Integrating Temperature-Based Ovulation Tracking on Android and Other Wearable Devices is Hard to Get Used to Defining Birth Control
When the new Apple Watch was unveiled this fall, it came with an intriguing feature: the ability to estimate whether someone had ovulated by measuring their temperature from their wrist. Apple said that the feature could help people understand their bodies, or help people know the optimal time to try to get pregnant. It also warned that this information should not be used as a form of birth control. Problem is, Apple says one thing and people do another.
Fertility tracking is a birth control method used by religions that ban contraceptives and is even promoted by the Catholic church. More people are interested in fertility-awareness methods as they push against the pill as the default method of birth control. There are significant side effects of hormonal birth control and sometimes it can cause death. Some health providers argue that experiences of ovulation, which can block birth control, can have health benefits, but not all medical professionals agree.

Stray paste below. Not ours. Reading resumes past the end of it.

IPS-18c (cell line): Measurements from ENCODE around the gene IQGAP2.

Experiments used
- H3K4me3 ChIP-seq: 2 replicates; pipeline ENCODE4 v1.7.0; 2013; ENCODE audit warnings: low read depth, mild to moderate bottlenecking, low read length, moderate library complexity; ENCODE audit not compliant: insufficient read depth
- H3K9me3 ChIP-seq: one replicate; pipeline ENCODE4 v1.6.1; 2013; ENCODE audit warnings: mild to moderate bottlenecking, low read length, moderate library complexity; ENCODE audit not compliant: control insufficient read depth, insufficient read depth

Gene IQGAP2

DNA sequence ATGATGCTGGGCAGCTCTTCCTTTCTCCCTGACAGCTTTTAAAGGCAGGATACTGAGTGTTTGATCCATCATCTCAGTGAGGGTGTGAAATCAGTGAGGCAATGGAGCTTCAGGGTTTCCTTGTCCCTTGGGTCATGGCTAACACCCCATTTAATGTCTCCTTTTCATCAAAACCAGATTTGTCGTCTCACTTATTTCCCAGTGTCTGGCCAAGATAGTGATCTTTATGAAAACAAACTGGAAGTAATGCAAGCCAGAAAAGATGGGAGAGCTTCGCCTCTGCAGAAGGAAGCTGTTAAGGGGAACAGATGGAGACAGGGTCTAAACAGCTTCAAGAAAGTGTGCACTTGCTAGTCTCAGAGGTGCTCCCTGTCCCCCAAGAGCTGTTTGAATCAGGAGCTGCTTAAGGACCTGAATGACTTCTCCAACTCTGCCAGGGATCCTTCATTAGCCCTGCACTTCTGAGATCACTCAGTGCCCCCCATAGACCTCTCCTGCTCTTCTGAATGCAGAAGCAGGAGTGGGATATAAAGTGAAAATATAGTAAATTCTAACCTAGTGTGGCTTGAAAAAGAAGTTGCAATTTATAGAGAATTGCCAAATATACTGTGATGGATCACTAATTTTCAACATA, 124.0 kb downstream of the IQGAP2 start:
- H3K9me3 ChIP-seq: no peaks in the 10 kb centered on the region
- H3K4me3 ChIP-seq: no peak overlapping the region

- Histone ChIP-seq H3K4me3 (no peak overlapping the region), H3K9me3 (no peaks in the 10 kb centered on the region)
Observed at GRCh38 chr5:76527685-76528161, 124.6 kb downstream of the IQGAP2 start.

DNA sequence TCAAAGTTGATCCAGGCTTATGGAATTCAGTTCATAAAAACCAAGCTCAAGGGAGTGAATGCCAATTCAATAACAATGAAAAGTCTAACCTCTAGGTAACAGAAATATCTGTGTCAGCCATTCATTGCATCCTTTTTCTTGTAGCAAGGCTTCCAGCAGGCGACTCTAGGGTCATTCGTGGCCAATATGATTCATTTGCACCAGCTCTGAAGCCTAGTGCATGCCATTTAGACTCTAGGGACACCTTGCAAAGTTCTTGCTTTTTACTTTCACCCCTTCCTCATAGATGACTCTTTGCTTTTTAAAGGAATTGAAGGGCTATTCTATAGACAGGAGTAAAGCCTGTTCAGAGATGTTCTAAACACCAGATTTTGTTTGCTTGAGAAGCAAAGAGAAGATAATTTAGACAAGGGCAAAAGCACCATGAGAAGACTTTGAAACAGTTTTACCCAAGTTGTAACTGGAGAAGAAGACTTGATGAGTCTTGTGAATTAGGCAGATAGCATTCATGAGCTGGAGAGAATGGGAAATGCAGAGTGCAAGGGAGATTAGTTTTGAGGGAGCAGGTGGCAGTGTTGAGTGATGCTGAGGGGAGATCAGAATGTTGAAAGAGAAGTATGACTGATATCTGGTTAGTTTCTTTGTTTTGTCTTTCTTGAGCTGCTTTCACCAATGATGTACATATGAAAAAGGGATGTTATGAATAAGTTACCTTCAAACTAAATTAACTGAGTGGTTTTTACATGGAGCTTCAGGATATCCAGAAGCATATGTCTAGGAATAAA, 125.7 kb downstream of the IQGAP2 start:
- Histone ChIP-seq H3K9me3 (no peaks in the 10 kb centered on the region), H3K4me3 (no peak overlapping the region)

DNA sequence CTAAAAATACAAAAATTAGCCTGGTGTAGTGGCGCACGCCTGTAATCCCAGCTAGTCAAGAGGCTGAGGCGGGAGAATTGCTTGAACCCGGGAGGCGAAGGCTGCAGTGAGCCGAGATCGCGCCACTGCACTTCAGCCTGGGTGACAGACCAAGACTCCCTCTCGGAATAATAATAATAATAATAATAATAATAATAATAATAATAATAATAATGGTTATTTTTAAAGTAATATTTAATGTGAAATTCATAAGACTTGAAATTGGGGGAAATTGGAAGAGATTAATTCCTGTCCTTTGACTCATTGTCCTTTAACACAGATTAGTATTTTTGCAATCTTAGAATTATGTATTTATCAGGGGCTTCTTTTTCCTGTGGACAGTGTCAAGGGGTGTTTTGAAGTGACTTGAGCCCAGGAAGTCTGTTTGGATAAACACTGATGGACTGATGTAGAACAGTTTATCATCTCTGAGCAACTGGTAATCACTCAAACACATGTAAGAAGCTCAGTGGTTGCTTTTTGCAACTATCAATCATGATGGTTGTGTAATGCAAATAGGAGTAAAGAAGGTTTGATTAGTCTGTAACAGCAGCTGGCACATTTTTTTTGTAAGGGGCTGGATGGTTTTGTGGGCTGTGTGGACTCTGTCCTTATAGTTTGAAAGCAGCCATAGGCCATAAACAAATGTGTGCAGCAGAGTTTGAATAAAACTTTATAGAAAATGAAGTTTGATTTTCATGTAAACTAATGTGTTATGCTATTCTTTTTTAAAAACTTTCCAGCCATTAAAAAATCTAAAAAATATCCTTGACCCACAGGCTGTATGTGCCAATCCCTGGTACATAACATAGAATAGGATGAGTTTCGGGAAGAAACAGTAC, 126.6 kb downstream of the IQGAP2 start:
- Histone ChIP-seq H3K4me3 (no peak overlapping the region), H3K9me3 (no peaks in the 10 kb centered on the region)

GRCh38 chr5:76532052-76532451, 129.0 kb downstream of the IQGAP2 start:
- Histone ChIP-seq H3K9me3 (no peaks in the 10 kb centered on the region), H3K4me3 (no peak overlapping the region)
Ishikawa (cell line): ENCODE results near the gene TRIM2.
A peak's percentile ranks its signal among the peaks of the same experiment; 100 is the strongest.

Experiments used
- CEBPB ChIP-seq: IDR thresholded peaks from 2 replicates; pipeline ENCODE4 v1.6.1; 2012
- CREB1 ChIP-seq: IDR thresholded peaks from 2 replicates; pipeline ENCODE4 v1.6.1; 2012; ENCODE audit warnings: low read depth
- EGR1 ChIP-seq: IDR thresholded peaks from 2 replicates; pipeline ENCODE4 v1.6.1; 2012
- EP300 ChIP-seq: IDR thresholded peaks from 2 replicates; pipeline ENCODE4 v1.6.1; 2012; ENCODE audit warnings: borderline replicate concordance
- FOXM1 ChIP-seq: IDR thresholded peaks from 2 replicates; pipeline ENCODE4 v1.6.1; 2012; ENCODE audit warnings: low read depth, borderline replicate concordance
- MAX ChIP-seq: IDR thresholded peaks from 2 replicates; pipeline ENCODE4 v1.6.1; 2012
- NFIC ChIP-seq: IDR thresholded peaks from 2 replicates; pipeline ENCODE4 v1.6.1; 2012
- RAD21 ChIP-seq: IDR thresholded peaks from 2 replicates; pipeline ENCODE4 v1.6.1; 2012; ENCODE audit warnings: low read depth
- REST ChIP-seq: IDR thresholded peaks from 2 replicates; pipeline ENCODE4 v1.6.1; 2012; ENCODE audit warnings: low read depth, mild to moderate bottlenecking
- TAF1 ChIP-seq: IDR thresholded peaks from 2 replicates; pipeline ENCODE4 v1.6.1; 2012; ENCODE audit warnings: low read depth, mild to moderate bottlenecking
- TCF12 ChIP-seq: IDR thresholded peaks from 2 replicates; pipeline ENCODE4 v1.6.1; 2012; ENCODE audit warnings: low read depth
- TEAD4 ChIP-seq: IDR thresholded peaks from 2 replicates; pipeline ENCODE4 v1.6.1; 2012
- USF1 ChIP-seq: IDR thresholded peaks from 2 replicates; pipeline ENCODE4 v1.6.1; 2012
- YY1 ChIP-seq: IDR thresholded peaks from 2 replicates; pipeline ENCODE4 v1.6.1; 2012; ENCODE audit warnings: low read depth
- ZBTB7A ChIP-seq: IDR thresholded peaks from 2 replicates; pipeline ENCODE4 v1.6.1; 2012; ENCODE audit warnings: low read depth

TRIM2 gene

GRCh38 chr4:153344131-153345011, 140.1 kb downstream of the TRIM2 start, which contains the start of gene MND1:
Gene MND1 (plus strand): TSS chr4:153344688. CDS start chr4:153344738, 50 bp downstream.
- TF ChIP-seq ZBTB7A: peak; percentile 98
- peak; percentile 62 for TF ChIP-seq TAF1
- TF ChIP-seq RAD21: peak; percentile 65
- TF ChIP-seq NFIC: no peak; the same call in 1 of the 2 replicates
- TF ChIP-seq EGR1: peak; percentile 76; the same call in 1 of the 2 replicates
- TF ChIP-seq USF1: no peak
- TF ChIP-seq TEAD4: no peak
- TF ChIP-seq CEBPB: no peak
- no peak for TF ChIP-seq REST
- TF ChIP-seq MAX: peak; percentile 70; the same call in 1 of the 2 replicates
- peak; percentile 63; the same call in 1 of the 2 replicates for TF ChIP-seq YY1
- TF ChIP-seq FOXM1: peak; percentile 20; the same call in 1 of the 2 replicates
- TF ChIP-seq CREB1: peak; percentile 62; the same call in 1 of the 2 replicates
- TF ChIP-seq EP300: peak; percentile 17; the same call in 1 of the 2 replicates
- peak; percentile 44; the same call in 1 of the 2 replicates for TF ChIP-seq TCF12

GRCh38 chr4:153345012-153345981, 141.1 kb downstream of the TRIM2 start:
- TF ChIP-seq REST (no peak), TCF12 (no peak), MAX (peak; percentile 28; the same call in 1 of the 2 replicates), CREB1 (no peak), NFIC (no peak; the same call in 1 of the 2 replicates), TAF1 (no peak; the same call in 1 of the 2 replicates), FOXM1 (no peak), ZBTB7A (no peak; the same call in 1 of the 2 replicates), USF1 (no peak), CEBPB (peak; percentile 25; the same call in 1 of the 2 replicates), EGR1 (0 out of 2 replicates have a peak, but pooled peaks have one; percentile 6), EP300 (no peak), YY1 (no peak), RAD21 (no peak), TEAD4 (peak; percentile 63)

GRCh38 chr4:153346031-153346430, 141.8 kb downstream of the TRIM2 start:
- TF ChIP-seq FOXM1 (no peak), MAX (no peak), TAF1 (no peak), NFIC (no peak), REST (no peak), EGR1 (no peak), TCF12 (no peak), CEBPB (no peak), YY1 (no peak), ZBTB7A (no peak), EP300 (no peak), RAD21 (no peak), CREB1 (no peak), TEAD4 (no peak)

That skepticism, and an overall lagging investment in women’s health care, has fueled a boom in femtech. But the mobile apps that lead this market, such as Natural Cycles and Daysy, serve a niche customer base and have their own costs. The Daysy is a $320 device that takes body temperature and analyzes it to make a prediction about when an individual will become pregnant. Natural Cycles is an app that calculates likely fertility based on temperature inputs and has an annual subscription fee of $99. The Apple watch is similar to the ovulation tech that was used by the US army during World War II.
It is not clear if this is an improvement over the previous ones, but it is an improvement over the previous ones when you consider it took the company until 2020 to add basic period tracking. Apple and Garmin were the first companies to add period tracking. Conversely, temperature-based period tracking on wearables isn’t a widespread feature just yet. The fact that Samsung managed to roll something out less than six months after Apple — that’s progress.
When asked by The Verge to clarify the new features in this integration, Samsung said that it’s primarily to help people view their cycles in an easy, convenient, and holistic way — which includes retrospective ovulation estimates and period predictions.
The company also noted the feature has received approval from South Korea’s Ministry of Food and Drug Safety, complies with Europe’s CE marking requirements, and is registered with the FDA. FDA registration isn’t the same thing as clearance or approval. The FDA database is where the product has been registered. But since Natural Cycles’ algorithm has received FDA clearance, Samsung only needs to register the Watch 5 and Watch 5 Pro as supported devices. The feature will be available in 32 countries, including the US, in Q2 2023.